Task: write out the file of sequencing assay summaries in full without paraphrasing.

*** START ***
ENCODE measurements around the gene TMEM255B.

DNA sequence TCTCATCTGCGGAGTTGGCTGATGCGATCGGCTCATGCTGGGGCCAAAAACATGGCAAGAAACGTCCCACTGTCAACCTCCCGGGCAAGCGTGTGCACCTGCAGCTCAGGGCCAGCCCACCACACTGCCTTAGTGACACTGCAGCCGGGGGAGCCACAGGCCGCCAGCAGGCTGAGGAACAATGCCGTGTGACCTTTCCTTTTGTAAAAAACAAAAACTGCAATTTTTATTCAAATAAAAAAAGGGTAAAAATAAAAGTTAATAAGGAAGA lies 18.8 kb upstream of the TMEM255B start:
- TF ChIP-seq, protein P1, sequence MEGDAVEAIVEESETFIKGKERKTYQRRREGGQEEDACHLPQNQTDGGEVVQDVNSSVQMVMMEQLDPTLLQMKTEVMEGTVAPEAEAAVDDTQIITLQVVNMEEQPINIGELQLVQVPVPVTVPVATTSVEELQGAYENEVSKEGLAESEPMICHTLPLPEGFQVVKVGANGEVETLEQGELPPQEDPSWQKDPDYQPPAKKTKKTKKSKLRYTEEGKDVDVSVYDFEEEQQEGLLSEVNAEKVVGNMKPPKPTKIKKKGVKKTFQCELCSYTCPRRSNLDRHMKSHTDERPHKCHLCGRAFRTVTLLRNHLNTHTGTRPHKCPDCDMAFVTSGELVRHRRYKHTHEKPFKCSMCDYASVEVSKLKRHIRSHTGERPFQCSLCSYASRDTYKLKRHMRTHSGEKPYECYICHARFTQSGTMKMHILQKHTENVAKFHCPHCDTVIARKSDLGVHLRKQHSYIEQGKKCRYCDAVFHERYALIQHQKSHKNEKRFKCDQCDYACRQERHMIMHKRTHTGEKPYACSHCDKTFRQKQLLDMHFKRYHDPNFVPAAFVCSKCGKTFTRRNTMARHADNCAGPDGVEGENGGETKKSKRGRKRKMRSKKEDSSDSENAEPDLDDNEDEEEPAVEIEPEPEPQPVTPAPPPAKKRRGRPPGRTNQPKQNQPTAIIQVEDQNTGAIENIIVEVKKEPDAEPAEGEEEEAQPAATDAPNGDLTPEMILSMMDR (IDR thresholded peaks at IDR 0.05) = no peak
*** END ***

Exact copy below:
ENCODE measurements around the gene TMEM255B.

DNA sequence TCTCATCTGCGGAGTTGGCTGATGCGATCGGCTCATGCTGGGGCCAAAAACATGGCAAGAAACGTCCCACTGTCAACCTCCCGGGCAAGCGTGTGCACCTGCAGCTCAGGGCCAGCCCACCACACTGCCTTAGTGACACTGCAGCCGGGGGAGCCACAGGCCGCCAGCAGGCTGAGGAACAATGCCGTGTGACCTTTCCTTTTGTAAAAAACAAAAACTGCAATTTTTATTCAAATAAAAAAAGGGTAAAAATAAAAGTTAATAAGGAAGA lies 18.8 kb upstream of the TMEM255B start:
- TF ChIP-seq, protein P1, sequence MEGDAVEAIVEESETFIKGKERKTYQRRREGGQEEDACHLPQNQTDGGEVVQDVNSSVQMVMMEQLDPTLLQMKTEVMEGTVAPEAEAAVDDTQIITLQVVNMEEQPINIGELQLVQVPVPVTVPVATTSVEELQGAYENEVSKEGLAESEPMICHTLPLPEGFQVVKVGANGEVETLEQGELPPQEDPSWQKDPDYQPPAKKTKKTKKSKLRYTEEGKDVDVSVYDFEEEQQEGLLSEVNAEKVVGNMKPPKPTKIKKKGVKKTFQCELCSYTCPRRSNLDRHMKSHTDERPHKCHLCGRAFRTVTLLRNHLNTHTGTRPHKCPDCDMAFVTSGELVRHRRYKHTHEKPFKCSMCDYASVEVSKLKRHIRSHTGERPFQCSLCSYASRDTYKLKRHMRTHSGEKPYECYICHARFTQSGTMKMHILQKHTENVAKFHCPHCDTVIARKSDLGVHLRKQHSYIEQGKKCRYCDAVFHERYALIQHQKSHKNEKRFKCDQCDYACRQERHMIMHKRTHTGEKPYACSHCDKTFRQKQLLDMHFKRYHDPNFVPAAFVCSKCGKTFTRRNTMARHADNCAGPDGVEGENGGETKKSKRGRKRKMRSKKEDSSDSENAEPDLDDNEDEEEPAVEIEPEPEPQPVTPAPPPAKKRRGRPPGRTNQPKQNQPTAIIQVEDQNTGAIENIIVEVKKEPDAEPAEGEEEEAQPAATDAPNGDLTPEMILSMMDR (IDR thresholded peaks at IDR 0.05) = no peak